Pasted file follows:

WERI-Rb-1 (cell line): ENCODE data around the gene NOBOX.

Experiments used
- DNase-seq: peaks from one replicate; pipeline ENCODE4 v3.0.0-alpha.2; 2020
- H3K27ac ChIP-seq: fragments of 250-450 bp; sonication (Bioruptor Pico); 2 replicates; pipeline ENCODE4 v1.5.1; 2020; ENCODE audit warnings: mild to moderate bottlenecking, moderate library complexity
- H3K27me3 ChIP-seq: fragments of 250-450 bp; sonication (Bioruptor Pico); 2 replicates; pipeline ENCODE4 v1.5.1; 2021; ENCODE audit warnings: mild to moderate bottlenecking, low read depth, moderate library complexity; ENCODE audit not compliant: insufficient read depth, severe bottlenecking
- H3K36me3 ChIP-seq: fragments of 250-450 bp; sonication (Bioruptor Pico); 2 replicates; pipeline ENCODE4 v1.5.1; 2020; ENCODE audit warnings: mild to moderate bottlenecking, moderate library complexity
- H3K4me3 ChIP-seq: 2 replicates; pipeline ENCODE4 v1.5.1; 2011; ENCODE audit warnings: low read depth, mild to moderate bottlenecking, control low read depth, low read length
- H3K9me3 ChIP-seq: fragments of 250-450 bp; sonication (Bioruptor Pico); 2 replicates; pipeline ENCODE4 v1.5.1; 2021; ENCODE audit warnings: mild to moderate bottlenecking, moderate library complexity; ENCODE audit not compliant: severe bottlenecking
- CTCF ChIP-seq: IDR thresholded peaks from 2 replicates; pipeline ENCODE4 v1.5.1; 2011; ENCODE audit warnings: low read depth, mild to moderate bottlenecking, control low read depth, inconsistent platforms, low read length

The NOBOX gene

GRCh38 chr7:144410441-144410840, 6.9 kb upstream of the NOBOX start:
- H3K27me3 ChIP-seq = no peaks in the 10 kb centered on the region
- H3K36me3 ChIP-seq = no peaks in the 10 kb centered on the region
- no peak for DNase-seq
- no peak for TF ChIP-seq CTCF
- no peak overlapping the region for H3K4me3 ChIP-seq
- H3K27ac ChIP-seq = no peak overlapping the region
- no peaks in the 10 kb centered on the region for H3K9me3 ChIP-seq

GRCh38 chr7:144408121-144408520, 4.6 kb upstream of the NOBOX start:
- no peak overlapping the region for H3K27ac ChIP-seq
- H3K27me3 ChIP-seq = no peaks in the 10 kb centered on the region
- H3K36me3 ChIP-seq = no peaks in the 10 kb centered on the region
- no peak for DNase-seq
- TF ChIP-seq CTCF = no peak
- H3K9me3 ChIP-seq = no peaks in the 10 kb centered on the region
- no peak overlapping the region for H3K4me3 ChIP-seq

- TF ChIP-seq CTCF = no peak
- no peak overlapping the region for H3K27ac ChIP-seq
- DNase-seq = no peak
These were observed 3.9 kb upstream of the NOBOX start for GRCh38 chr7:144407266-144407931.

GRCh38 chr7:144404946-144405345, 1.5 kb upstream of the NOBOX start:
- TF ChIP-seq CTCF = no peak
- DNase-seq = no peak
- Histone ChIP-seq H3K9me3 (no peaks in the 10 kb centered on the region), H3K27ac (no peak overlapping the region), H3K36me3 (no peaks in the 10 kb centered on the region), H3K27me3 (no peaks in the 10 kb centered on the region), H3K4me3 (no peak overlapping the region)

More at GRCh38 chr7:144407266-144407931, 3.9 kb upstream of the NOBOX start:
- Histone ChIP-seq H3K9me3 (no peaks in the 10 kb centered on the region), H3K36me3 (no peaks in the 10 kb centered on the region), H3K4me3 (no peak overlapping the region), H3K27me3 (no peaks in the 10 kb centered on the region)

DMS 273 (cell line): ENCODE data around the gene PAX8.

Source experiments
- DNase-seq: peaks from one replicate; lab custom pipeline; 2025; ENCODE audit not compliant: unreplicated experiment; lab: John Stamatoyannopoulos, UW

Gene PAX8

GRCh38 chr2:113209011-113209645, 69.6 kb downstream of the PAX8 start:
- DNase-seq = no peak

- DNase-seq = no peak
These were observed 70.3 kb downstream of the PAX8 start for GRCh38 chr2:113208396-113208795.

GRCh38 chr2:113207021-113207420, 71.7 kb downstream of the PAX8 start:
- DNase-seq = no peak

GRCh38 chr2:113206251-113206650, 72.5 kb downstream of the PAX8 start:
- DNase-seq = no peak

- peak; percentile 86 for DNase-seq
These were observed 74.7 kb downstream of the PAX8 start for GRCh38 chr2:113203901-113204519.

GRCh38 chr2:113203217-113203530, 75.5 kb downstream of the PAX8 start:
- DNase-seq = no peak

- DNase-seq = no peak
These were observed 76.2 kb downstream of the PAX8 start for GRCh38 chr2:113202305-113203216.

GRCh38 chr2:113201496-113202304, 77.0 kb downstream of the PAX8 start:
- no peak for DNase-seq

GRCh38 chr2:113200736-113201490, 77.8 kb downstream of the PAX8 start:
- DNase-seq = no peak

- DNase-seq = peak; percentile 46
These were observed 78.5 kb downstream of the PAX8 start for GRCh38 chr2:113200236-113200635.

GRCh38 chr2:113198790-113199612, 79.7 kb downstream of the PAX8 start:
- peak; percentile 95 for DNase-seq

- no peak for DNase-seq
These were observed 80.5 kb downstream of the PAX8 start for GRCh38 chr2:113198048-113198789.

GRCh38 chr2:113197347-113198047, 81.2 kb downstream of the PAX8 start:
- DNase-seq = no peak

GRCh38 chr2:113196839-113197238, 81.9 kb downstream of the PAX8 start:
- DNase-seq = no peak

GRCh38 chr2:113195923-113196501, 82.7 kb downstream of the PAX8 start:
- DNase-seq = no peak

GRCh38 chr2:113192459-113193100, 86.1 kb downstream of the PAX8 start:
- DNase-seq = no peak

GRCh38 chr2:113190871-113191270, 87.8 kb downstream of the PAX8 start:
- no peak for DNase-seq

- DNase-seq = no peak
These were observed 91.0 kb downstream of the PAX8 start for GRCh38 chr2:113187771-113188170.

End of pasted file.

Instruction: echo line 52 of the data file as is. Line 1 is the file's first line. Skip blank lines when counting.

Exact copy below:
- DNase-seq = no peak